I have an NPC action with a report rule that prints something like:
Say "[The noun] keeps an eye on [the second noun]."
Works well for
try carrie watches john as it prints
Carrie keeps an eye on John. but when acting on the player it prints
Carrie keeps an eye on yourself.
So far as I can tell, if the noun is the player it prints “You” when capitalized like
[The player] and yourself when not. I could capitalize
[The second noun] but then it would print
You when I really want
you. Is there some switch I’m missing?
Others who are better with Inform than I might be able to come up with a clever way around this, but the difficulty here is that the player’s body is implemented as an object called the “yourself”, so that’s what’s being referred to when the player is the object of an action. Typically this makes sense because 99% of actions are going to be ones the player types in, so if the player is the noun or second noun “yourself” would be the appropriate form (since you’d be trying to feed yourself or hit yourself or whatever).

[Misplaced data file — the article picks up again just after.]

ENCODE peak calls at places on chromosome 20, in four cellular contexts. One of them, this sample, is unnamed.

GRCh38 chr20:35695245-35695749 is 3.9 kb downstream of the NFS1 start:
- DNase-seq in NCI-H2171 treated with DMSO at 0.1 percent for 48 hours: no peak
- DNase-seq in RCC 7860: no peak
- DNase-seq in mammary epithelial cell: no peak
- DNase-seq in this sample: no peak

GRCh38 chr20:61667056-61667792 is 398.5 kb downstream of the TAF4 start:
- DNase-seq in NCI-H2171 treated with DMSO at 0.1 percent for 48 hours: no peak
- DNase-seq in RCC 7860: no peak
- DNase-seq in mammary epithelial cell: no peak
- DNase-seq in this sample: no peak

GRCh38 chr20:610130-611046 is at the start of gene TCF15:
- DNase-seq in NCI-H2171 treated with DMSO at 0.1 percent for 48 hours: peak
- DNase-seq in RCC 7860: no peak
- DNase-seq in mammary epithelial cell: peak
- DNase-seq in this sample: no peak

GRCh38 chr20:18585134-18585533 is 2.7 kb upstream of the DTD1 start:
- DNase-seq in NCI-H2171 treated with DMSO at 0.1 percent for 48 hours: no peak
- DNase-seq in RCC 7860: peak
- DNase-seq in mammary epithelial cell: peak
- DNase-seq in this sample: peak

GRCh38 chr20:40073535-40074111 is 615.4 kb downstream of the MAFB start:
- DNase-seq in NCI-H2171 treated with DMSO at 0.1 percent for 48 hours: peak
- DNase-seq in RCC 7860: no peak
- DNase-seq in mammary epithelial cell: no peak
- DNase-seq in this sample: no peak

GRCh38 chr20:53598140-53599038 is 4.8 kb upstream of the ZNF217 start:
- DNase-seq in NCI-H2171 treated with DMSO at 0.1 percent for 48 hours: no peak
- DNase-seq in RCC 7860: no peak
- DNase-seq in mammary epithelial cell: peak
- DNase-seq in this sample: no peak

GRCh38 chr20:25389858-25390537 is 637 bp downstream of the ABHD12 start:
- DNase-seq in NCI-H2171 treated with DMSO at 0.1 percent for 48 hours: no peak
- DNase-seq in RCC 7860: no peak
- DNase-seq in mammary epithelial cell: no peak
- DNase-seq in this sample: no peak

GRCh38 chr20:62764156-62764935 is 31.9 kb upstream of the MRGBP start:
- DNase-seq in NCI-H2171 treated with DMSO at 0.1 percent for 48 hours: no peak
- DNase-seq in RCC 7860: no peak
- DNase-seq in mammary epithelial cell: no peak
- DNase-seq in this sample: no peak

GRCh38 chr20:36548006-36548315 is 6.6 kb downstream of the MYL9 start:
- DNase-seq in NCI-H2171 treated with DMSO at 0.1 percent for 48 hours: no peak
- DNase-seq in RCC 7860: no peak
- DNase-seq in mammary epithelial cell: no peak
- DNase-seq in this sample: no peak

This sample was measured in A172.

There’s probably elegant stuff you could do with shifting the printed name of the “yourself” in particular situations like these, but I’d personally be paranoid about mucking something up because I’m bad at Inform. Also note that the verb tense in your response doesn’t work if the player is the noun (keeps vs. keep). So I’d probably just hard-code it to be safe with something like this (needs to be more complex if the player can be both the noun and the second noun!):
If the noun is not the player and the second noun is not the player:
Say "[The noun] keeps an eye on [the second noun].";
If the noun is the player:
Say "You keep an eye on [the second noun].";
If the second noun is the player:
Say "[The noun] keeps an eye on you."
Rather than handling it action by action, you might want a generic solution. Perhaps something like:
Place is a room.
Bob is a man in Place.
Rule for printing the name of yourself when the noun is the player and the actor part of the current action is not the player:
Pointing at is an action applying to one thing. Understand "point at [something]" as pointing at.
To point is a verb.
Report an actor pointing at something:
if the actor is the player:
say "You point at [the noun].";
say "[The actor] [point] at [the noun]."
A persuasion rule for asking Bob to try doing something:
Test me with "point at me / bob, point at me".
>POINT AT ME
You point at yourself.
>BOB, POINT AT ME
Bob points at you.